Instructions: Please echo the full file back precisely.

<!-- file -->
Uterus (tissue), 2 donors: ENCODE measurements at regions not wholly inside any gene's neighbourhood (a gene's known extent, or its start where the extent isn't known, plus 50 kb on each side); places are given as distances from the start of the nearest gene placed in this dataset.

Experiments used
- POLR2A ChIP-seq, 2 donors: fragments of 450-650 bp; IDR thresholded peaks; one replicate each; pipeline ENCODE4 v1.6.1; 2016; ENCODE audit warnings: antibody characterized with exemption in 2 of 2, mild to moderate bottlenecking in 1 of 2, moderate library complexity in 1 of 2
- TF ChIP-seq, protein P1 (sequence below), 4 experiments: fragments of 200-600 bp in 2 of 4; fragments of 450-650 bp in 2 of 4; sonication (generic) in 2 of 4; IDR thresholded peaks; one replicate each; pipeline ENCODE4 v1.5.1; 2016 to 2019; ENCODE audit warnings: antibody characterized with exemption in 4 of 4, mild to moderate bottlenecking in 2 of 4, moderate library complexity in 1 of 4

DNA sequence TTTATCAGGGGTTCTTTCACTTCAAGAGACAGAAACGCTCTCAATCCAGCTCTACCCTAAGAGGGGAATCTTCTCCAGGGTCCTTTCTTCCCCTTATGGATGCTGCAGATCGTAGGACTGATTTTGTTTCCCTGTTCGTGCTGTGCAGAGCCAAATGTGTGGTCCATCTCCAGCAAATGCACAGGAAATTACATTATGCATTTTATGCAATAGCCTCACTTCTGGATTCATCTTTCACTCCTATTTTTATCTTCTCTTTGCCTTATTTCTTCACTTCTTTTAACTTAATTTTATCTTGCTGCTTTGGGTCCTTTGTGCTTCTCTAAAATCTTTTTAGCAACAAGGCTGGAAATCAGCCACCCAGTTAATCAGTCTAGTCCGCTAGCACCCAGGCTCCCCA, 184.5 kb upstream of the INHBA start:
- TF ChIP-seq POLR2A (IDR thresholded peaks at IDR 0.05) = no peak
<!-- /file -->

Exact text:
Uterus (tissue), 2 donors: ENCODE measurements at regions not wholly inside any gene's neighbourhood (a gene's known extent, or its start where the extent isn't known, plus 50 kb on each side); places are given as distances from the start of the nearest gene placed in this dataset.

Experiments used
- POLR2A ChIP-seq, 2 donors: fragments of 450-650 bp; IDR thresholded peaks; one replicate each; pipeline ENCODE4 v1.6.1; 2016; ENCODE audit warnings: antibody characterized with exemption in 2 of 2, mild to moderate bottlenecking in 1 of 2, moderate library complexity in 1 of 2
- TF ChIP-seq, protein P1 (sequence below), 4 experiments: fragments of 200-600 bp in 2 of 4; fragments of 450-650 bp in 2 of 4; sonication (generic) in 2 of 4; IDR thresholded peaks; one replicate each; pipeline ENCODE4 v1.5.1; 2016 to 2019; ENCODE audit warnings: antibody characterized with exemption in 4 of 4, mild to moderate bottlenecking in 2 of 4, moderate library complexity in 1 of 4

DNA sequence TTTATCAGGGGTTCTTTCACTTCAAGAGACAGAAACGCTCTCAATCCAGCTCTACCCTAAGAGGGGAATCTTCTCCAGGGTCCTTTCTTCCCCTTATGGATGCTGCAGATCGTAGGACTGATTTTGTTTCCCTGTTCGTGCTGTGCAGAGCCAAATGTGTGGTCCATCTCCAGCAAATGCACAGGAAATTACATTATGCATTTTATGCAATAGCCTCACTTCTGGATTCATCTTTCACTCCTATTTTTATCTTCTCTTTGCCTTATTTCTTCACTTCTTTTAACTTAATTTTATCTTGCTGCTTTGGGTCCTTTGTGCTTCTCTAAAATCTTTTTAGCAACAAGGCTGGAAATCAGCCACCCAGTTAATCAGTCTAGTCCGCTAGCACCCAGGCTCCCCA, 184.5 kb upstream of the INHBA start:
- TF ChIP-seq POLR2A (IDR thresholded peaks at IDR 0.05) = no peak